John Mill's Argument Of The Greatest-Happiness Principle

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Many believe that happiness is a key piece for living a good life. According to the Value Theory there are two general kinds of values; instrumental value or intrinsic value. In John Mill’s argument, he argues that things having intrinsic value should be what we pursue in life to live a good one. In particular Mill’s term happiness as being the only intrinsically value. Mill’s defines happiness being intrinsically valuable, because it is valuable within itself and not for its use; which matches the definition for something to hold intrinsic value. I will outline Mill’s argument of the Greatest-happiness Principle, and how he tries to dinguses himself from traditional Hedonism views, and raise the question if virtue for its own sake, produces …show more content…
Here in Mill’s initial claim he is stating that happiness is the only thing that is intrinsically good, as he states “that pleasure, and freedom from pain, are the only things desirable as ends;” (EL, 18) a claim that can be viewed as a support to Hedonism. However, Mill’s was strongly against how Epicurus defined his claim of happiness. Epicurus believed “that sex and money are key ingredients in a good life,” (FE,25). Mill’s did not agree with this claim, because he saw this claim as making us act as animals, pigs to be exacted. Mill’s often referred to as a “doctrine of the swine,” (FE,26). These actions of sex, money, or even taking a nice cold dip in a pool on a hot summer day; although would make me feel happy, meet the standard for my physical pleasures, because they make me happy. For at least the moment in which I’m fulfilling these actions, “but such feelings are not the same thing of happiness,” (FE, 24). Instead Mill believed that my pleasures that I endure in life should be attitudinal pleasures, which is “the positive attitude of positive enjoyment,” (FE,24). Mill’s believes that there are two kinds of pleasures that one can …show more content…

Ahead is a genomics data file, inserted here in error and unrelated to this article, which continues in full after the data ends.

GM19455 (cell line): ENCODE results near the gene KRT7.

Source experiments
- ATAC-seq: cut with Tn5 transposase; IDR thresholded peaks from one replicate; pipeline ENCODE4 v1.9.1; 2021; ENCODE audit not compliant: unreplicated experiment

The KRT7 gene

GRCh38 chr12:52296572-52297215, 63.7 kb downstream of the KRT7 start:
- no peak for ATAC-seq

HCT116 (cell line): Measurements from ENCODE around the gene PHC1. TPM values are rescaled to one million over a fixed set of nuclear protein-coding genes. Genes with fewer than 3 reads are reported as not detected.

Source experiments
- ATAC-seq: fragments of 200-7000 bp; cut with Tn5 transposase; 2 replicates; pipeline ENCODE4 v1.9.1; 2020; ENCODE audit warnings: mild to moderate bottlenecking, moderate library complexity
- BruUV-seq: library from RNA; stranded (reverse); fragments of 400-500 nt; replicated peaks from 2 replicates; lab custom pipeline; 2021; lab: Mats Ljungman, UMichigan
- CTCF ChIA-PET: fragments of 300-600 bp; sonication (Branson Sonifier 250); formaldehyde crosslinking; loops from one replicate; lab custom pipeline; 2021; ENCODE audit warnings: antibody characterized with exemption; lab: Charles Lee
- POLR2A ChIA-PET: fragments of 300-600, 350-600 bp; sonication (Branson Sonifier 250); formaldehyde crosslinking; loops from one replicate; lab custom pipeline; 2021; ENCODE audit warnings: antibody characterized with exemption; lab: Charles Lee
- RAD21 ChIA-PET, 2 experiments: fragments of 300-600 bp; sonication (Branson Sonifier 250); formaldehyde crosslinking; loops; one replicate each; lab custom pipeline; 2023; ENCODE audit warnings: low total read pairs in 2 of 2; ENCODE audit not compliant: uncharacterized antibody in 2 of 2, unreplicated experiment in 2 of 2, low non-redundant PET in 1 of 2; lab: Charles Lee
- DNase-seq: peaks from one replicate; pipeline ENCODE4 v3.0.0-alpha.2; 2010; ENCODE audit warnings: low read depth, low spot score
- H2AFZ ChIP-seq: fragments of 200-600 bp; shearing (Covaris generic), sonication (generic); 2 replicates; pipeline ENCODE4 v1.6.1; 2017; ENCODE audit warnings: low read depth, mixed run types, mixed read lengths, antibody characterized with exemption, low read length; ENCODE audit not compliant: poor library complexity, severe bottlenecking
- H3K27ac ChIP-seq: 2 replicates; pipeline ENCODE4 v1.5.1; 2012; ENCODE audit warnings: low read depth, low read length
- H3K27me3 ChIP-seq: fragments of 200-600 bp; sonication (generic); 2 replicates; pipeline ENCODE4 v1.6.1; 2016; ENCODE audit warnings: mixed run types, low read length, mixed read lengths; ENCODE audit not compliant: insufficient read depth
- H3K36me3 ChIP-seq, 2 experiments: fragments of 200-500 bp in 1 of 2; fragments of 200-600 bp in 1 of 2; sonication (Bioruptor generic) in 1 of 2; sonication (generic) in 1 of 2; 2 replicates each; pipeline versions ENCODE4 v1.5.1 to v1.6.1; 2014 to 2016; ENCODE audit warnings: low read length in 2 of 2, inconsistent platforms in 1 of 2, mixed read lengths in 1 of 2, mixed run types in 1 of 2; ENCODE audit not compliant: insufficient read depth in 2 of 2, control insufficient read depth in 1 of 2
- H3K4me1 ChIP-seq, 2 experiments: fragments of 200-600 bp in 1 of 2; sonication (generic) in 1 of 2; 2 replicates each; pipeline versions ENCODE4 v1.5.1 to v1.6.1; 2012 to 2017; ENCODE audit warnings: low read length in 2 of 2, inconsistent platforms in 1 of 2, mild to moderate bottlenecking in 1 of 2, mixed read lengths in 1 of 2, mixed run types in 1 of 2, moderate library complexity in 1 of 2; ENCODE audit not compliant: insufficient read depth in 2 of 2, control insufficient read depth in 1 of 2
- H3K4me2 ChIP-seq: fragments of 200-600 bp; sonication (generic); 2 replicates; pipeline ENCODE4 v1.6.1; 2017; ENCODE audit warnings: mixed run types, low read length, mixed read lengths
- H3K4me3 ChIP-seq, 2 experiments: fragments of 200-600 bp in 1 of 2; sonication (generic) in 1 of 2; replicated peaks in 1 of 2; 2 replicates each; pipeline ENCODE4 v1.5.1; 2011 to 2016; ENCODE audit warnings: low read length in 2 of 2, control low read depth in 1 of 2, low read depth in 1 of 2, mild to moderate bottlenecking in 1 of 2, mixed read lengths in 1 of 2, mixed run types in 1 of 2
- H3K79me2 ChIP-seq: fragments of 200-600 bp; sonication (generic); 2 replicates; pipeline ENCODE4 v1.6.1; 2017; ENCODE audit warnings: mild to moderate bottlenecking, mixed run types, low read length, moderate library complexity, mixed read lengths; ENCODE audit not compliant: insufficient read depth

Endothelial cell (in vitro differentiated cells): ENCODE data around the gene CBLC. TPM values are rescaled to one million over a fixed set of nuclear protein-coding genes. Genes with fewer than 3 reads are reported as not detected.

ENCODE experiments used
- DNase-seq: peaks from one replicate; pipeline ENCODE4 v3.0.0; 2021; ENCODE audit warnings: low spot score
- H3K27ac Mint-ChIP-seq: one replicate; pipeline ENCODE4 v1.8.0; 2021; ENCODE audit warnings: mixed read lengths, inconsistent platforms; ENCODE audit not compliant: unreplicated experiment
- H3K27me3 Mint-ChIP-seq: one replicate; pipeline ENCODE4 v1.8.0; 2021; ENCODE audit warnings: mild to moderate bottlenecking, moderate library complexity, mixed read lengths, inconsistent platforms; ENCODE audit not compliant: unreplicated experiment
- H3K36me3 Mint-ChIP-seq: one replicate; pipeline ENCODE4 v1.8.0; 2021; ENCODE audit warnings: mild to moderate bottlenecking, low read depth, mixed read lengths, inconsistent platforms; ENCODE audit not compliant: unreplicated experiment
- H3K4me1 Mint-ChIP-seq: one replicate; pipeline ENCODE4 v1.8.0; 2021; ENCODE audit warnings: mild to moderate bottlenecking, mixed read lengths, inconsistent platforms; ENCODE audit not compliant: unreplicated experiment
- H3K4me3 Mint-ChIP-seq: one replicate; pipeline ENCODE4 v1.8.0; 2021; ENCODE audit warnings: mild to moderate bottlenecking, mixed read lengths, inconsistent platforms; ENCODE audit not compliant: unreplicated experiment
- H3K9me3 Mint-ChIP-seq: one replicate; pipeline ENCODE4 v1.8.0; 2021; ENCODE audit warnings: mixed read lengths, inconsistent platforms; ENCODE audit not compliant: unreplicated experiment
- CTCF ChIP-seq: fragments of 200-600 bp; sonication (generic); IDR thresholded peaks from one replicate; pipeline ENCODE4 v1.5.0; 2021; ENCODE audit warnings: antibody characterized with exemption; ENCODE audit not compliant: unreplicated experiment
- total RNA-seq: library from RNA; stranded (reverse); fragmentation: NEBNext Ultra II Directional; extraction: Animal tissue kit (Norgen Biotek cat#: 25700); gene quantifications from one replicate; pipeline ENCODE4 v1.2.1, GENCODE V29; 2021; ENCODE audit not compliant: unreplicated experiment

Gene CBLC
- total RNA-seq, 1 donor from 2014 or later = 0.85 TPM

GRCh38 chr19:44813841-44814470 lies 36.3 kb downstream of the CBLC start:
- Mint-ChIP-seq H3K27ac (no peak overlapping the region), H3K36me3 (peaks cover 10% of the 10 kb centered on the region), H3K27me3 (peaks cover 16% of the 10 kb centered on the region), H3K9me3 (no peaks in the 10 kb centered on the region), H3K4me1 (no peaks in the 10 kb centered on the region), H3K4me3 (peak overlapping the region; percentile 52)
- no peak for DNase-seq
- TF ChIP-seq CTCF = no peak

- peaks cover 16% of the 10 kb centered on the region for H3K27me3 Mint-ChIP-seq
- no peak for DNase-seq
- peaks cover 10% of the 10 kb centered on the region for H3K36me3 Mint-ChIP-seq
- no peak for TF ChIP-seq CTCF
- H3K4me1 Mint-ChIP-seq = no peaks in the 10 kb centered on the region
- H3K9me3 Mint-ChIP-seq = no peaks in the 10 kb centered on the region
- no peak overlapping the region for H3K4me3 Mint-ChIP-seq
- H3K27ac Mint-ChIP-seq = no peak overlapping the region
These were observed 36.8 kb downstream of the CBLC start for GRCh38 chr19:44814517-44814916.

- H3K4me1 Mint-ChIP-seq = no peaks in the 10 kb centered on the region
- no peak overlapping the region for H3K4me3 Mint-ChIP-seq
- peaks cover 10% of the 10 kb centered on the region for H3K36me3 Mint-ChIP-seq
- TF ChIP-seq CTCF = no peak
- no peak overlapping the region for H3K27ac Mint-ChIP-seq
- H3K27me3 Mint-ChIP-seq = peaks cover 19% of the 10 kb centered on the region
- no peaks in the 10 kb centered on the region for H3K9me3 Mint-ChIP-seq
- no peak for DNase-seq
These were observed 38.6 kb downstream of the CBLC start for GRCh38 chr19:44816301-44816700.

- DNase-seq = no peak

I believe that virtue for its own sake produces the same kind of pleasure that Mill outlined in his Greatest-happiness Principle. Naturally we as humans want to vitreous beings. In Mill’s utilitarian doctrine it is said that virtue is said to be “not only that virtue is to be desired, but that it is to be desired disinterestedly, for itself, (EL, 22). To be virtue for within itself means that I am a person that has high moral admirable character, and lives a happy life that is balanced between making choices in my life that are extremely impulsive, or that is extremely gutless. For example, me going over 100 mph on a busy freeway just to demonstrate that I’m a dare devil would be a completely impulsive action to do. On the other side I would not just want to sit there and stay quite if I knew someone had stolen my friends phone and did nothing about. Although it may not be the same as Mill’s argument of having the balance of having happiness and unhappiness, virtue “may be felt a good in itself” (EL, 24), it still meets the standards of being an attitudinal pleasure. Attitudinal pleasure defined as enjoyment, and to be a virtuous person would bring out this enjoyment. In Mill’s argument he states “the ingredients of happiness are very various, and each of them is desirable in itself,” (EL,26). This statement contradicts is original claim that

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